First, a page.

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Publication numberUS2465286 A
Publication typeGrant
Publication dateMar 22, 1949
Filing dateNov 15, 1945
Priority dateNov 15, 1945
Publication numberUS 2465286 A, US 2465286A, US-A-2465286, US2465286 A, US2465286A
InventorsJulius Silversteen
Original AssigneeJulius Silversteen
Export CitationBiBTeX, EndNote, RefMan
External Links: USPTO, USPTO Assignment, Espacenet
US 2465286 A
Abstract  available in
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Claims  available in
Description  (OCR text may contain errors)

March 22, 1949. JULIUS SILVERSTEEN 2,465,286



JULIUS SILVEKSTEEN NOW BY JUDXCIACCZHANC-E OF NAME JULES SILVER ATTOKUEX S Patented Mar. 22, 1949 GARMENT Julius Silversteen, Philadelphia, Pa, now by judicial change of name Jules Silver 3 Claims.

This invention relate to body garments of the coverall type, but having separable features.

- An important object of the invention is to provide such a garment for a wearer who finds it necessary to quickly loosen various portions of the garment. For example, one novel feature of the invention resides in the provision of quicklyseparable'sleeves. Such a garment is particularly, but not Wholly, adapted for use by wearers who may find it desirable to wear the garment with their arms covered by the sleeves thereof from the wrist upwardly but, of necessity, must quickly free their arms from the sleeves for certain operations. An example of such a wearer is a veterinarian engaged in veterinary surgery.

Another important object is the provision of such a garment which enables the wearer to retain all the benefits of the body-encasing portion of the garment, yet'being able to free his arms from the garments sleeves without aid and to again encase his arms in the sleeves, also without outside aid. I

Still another object is to provide a surgecns garment having ventilating features which may be quicklymade use of by the wearer.

Other objects and advantages of the inventio will be apparent during the course of the following detailed description of the invention, taken in connection with the accompanying drawing and in which drawing:

Figure 1 is a front View of the novel garment.

Figure 2 is a rear view thereof.

Figure 3 is a view of the inner face of the upper portion of the garment of Figures 1 and 2.

Figure 4 is a fragmentary view of the back upper part of the lower or nether portion of the garment.

Figure 5 is a perspective view of the garment as worn, with the arms ofthe wearer free of the sleeves thereof.

The novel garment includes an upper po-rtion A and nether portion B.

As for the upper portion A, the same is, preferably, in the nature of a coat, having a preferably vertically divided front section it, a yoke section II, back section l2, extending downwardly from the yoke section 1 l, sleeves l3 and collar It. All these, except the back section l2, may be of relatively strong, moisture proof material. Preferably the back section I2 is of open-weave, ventilation-affording material, as burlap. These sections are secured together as by conventional seams.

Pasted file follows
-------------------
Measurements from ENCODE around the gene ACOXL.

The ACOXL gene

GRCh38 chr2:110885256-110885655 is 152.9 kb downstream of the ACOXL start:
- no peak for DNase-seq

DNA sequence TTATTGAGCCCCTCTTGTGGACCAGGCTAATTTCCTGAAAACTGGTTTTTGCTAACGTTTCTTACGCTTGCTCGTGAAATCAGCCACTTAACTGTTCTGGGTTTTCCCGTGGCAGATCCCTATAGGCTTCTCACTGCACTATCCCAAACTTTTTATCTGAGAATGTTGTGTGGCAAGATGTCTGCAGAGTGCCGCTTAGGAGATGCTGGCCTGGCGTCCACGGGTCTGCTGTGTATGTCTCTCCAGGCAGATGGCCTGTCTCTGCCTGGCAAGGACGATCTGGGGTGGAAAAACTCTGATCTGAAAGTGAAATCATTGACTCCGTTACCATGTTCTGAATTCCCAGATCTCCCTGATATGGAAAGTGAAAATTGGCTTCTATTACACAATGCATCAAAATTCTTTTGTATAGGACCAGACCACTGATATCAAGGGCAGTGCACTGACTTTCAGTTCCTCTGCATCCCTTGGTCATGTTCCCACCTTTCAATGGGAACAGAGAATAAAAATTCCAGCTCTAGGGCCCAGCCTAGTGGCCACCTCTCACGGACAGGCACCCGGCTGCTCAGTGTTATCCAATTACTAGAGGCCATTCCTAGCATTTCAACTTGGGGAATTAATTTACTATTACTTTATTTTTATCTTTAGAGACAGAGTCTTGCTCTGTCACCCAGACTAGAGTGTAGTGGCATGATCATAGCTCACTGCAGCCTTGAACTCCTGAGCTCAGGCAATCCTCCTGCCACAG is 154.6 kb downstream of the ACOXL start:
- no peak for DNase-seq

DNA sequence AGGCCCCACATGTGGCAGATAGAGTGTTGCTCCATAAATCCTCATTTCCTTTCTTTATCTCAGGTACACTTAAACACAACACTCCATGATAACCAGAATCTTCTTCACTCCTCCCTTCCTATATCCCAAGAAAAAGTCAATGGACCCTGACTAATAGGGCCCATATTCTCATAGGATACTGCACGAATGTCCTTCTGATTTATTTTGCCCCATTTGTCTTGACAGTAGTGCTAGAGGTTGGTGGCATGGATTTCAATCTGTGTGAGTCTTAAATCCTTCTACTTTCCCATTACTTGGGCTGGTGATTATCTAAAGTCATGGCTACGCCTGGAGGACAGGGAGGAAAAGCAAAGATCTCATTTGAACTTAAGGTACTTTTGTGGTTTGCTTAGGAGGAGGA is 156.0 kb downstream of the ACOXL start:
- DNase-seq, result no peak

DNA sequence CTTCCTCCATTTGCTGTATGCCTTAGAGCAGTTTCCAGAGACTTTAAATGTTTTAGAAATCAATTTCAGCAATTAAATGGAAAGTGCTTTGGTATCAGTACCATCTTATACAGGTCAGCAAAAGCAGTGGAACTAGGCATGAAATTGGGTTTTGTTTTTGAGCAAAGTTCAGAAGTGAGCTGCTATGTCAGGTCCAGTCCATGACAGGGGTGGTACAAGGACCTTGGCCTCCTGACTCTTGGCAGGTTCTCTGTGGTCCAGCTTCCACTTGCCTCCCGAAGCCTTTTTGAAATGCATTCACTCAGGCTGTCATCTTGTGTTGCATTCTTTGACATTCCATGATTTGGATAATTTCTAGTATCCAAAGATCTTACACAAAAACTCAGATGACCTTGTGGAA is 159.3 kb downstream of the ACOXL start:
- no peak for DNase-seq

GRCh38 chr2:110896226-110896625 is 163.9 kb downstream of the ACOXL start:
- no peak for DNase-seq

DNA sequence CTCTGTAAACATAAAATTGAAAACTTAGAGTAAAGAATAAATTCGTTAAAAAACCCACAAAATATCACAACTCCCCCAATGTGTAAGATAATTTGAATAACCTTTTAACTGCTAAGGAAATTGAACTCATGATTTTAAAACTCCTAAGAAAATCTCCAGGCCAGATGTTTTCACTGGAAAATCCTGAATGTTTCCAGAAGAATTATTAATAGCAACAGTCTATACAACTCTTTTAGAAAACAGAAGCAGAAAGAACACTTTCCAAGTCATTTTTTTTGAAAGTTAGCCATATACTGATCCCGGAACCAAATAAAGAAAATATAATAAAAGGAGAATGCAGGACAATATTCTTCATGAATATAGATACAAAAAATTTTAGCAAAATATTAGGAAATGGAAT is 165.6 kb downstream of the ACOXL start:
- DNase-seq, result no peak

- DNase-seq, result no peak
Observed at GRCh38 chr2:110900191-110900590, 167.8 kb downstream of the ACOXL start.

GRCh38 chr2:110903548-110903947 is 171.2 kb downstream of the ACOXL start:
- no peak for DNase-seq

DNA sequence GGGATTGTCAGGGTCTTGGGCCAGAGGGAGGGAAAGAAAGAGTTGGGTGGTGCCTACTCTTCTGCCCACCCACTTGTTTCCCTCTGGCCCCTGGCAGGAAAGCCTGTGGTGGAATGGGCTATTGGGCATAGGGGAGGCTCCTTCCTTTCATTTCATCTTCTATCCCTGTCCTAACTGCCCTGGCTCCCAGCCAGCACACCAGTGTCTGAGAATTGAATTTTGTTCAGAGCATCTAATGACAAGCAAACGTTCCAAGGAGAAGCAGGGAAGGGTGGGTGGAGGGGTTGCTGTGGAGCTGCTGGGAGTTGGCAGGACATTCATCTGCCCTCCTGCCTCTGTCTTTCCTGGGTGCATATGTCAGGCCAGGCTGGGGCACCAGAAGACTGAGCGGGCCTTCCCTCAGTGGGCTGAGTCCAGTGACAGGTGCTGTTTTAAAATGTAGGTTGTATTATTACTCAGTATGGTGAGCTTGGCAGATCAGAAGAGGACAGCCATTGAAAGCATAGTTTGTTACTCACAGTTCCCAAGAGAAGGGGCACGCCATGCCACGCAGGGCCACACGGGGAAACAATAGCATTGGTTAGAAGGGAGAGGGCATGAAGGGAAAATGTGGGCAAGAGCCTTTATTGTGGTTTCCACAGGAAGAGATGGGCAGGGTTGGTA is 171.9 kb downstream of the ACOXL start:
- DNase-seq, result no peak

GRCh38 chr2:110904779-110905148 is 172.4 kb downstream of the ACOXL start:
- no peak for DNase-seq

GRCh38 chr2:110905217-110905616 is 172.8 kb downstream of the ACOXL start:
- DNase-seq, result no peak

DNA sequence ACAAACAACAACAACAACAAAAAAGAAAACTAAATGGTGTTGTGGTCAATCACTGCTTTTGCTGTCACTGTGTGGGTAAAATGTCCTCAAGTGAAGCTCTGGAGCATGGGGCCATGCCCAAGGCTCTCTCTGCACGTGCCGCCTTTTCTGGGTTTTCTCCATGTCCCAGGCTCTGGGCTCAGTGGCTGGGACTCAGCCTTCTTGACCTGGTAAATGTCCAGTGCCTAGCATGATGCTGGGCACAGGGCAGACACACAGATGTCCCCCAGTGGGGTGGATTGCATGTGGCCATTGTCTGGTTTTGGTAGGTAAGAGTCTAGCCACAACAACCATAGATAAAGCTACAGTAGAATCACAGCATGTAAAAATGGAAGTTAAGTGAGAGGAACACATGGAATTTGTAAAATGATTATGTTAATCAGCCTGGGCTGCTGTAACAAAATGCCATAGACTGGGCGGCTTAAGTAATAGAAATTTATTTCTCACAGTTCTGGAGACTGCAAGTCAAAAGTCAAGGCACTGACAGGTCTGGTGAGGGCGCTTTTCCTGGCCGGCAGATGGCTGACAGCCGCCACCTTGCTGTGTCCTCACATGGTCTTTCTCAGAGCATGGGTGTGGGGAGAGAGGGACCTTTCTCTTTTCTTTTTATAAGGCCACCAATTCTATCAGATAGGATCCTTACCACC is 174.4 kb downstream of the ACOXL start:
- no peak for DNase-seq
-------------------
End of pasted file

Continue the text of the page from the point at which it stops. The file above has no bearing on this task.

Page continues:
The upper portion is provided with suitable 2 armholes Iii which, preferably, are disposed in the front section i ll, yoke section I I and back section it. However, as may be seen in Fig. 3 the arm.- holes iii are mostly within the sections .HI and H (substantially of the armhole circumferonce) so that most of the strain, incident to movements of the arms is upon these sections Jill and ii.

Both the yoke section :ll andcollar 114 may the conventional. The yoke section ,H maylhave substantially horizontal lower end it .to which is secured theupper end I! of the back section l2, which terminates, at its lower end, :in 3.38111).- stantially horizontal edge l8. At the two sub.- stantially vertical edges of the back portionthis portion forms the front portion lB', with the lower edge it) of the latter merging into the edge 18.

.As for the sleeves i3, these may extend from their connections with the armholes [.5 :to the wrists of the wearer and be permanently secured to the bordering sections 10,, II and llasbysuitrable stitching 20.

A novel feature of the sleeves is a slit :2l in each. The slit preferably extends from -a lower end which is closely adjacent the armpit area of the sleeve [3 upwardly to closely adjacent the uppermost or shoulder area of the sleeve where it ends. Thus the slit 2i extends substantially half Way-around the sleeve 13. The slit 21 115 nearer the front section It than the back section l2, that is, it faces forwardly. Preferably, the slits substantially :parallel the armholes 15 and maybe spaced therefrom a short distance, (for example, about two inches). The slits lengths must be sufficient for the wearer to easilyinsert and withdraw his arms therefrom.

Closing the slits 2! may bec'onventional separable fastener means 22.

Above the open lower end '23 of each sleeve is means to gather together the ends 23 so that they will engage the wrists of the wearer. These means have additional functions as will be sub,- sequently explained, since each comprises a length of narrow material, as tape'2 l secured atone end to the sleeve as by stitches 25 and with its I free end carrying one end of detachable fastener,

as the hooks 2t of'hooks and eyes. The eyes 2-1 may be secured to the sleeve, some distanc'e'away from the stitches '25. I

Suitable means, as separable fasteners 26 may be employed to secure together the front section ill, along its vertical division.

The nether portion 3 may be trouser-shaped, including legs til, vertically-divided front section 3! and back section 32. These sections are within the sleeves.

conventional although a conventional waistband may be dispensed with. The vertical-divided front section 3| may be closed by conventional separable fasteners 32'.

Means detachably securing the portions A and B together preferably comprises two rows 33 and 34 of separable fasteners, each row comprising cooperating parts 35 and 36. The parts 35 of the row 33 extend from the divided front of the section 3| in one direction toward and over the back section 32 but this row 33 end short of the vertical medial line of the back section. The parts 35 of the other row 34 extends from the divided front of the section 3| in the oppositedirection toward and over the back section 32, but this row 34 falls short of the vertical medial line of the back section.